Where the void* parameter points to a context-dependent structure, or variable, or whatever else the particular function needs. That shifts the burden to the caller of the function, who needs to make sure they're passing in the right parameter. The code inside the function itself then knows how to properly cast the pointer to get the data it needs.

In C++, it looks more like:

void (*arbitrary_CPP_plugin_function)(const BaseData*)
or (if you have an instance)
void (SomeType::*arbitrary_CPP_plugin_function)(const BaseData*)

Where BaseData is a polymorphic type that can be downcast to the appropriate derived type based on the function. The only real difference is that you have a little more control over what the user passes in since it needs to be derived from BaseData, and you can leverage RTTI to make sure it's the correct type.

These solutions aren't ideal since things can still easily blow up at run-time if the calling code passes in the wrong thing, but that's how you handle the general case when you don't know the data types (or how much there will be) at compile-time. It isn't a bad idea to create wrapper functions around the plug-in functions that take the proper, compile-tile-checked parameters, so that you reduce the possible points of failure to a single location. However I'm not sure how much of this is possible in Lua.

I cannot do that because I am trying to make the scripting simple and easy to use, the user would have to pack the variables before using them with a plugin function, this would make scripting with plugins a very painful task and I was hoping to at some point transfer all primary engine functions to plugins.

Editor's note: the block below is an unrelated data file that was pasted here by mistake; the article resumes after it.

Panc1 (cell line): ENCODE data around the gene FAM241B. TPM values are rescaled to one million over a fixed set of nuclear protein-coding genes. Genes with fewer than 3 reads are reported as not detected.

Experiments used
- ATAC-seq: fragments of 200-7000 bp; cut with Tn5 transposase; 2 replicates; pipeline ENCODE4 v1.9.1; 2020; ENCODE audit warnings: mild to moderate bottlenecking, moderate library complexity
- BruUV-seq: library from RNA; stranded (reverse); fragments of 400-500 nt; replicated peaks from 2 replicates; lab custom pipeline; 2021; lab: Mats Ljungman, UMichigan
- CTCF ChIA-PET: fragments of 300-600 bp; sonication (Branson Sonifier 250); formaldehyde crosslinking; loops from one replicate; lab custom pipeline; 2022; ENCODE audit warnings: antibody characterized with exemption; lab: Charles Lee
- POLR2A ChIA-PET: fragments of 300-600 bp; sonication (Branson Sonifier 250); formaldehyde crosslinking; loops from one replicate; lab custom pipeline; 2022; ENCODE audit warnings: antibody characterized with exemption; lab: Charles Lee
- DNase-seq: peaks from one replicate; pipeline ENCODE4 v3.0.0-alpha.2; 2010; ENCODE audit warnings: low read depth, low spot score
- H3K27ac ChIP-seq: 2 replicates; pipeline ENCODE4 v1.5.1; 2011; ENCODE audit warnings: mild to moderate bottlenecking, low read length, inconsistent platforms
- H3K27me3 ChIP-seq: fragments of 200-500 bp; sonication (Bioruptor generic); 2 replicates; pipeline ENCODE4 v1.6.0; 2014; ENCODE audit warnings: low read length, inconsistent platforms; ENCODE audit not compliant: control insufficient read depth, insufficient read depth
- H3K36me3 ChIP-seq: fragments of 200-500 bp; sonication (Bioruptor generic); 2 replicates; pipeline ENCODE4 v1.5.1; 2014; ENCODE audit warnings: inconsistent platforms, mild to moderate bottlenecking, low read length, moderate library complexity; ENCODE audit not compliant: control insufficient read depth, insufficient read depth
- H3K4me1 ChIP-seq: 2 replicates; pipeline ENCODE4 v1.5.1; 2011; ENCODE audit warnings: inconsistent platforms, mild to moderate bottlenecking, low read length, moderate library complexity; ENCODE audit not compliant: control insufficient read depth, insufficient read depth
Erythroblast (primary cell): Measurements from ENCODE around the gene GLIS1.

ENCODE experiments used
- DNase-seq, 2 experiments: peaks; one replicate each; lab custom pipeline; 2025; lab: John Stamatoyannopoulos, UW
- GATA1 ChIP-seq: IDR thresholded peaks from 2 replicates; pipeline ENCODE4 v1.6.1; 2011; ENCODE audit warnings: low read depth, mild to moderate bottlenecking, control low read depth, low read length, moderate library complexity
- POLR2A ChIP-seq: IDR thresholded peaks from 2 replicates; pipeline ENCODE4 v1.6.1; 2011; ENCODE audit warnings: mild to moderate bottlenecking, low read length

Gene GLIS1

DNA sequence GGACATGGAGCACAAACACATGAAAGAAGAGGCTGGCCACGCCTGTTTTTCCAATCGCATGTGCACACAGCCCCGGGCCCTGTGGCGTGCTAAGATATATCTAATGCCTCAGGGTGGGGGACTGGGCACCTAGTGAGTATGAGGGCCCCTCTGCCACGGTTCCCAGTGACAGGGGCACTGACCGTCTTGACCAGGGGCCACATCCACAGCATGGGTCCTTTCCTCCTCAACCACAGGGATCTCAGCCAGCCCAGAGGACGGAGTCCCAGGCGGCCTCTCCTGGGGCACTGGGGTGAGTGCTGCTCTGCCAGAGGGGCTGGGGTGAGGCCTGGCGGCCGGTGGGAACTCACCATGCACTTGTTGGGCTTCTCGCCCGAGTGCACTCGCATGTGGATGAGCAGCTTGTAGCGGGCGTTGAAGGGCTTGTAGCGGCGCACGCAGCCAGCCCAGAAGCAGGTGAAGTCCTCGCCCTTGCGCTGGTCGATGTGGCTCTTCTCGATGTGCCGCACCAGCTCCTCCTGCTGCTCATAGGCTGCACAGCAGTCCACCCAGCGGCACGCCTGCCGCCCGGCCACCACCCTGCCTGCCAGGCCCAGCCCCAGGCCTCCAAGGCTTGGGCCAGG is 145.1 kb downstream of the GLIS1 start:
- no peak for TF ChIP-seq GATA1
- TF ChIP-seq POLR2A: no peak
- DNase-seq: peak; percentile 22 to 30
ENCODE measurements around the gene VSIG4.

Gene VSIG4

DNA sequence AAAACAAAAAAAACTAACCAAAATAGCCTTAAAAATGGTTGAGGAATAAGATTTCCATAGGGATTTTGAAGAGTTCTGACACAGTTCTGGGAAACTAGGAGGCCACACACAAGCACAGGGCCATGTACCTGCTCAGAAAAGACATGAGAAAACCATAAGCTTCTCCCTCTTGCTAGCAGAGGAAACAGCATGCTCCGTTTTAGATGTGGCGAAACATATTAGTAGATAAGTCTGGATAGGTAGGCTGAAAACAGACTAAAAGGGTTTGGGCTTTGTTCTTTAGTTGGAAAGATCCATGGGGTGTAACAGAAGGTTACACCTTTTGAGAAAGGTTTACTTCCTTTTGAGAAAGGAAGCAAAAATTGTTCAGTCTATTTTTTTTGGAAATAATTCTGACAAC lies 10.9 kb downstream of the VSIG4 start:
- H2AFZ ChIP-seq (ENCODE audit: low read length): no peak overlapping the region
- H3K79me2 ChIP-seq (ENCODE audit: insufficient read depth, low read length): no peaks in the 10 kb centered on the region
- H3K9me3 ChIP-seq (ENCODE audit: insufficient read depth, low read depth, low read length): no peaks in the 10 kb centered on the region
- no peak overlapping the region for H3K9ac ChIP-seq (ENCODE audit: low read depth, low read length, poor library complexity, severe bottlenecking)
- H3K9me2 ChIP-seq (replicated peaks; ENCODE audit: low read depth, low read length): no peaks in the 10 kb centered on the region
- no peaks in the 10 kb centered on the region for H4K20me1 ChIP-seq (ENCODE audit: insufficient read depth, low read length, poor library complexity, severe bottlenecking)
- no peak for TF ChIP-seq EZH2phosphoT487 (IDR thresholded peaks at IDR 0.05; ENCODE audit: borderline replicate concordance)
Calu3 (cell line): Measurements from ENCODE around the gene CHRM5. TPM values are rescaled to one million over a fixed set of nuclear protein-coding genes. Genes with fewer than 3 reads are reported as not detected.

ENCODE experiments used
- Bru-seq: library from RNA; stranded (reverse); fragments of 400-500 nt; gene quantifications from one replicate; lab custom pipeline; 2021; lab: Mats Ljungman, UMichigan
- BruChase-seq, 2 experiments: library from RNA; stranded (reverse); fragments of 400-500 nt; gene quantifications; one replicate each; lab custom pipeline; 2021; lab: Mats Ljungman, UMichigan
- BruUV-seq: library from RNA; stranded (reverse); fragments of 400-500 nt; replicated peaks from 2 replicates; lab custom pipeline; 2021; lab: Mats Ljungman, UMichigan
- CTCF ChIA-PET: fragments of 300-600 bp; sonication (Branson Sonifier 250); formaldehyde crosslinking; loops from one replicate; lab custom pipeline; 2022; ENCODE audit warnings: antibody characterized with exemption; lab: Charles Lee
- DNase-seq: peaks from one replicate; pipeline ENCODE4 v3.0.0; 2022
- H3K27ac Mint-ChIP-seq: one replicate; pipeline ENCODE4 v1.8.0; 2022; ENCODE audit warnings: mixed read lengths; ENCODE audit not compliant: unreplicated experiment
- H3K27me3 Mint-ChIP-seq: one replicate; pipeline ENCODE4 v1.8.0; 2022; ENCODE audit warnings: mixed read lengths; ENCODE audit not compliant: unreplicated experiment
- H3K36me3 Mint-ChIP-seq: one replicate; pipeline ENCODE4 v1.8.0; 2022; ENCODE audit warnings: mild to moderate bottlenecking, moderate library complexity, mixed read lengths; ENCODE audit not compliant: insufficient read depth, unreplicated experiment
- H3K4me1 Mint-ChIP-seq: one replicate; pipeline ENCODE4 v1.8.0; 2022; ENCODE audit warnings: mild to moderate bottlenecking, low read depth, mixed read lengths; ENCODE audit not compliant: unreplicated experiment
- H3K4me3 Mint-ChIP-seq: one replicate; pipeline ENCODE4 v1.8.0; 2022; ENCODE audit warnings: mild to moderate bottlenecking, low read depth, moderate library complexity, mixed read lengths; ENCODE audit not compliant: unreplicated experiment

I don't mind storing extra data for the function signature in the plugin but I don't know how to use that data at runtime. If luabind has the ability to bind standard c++ functions to lua then I know there is a way to do this I just don't know how.

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If all your functions do not conform to a single interface (or at least one known at compile time), how do /you/ expect to call them?

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Quote:
 If luabind has the ability to bind standard c++ functions to lua then I know there is a way to do this I just don't know how.
The 'if-then' statement above doesn't really follow, IMO.

Basically what you're saying is, 'If Luabind can bind C++ functions for which the type is known at compile time, then it must be able to bind C++ functions for which the type is not known at compile time'. That's kind of like saying, 'If people can walk, then they must be able to fly', which obviously isn't true in the general case. In other words, we're talking about two very different things here, and just because one is possible doesn't mean that the other must also be possible.

As I suggested before, I think a good first step would be to set aside trying to determine how it can be done using Luabind, and instead think a bit about how it could be done at all. To put it another way, if it's possible to do with Luabind, it should be possible to do without Luabind also (Luabind is just C++ code, after all), so how would you do it? On the C++ side, how exactly would you go about calling the function? What would the syntax look like?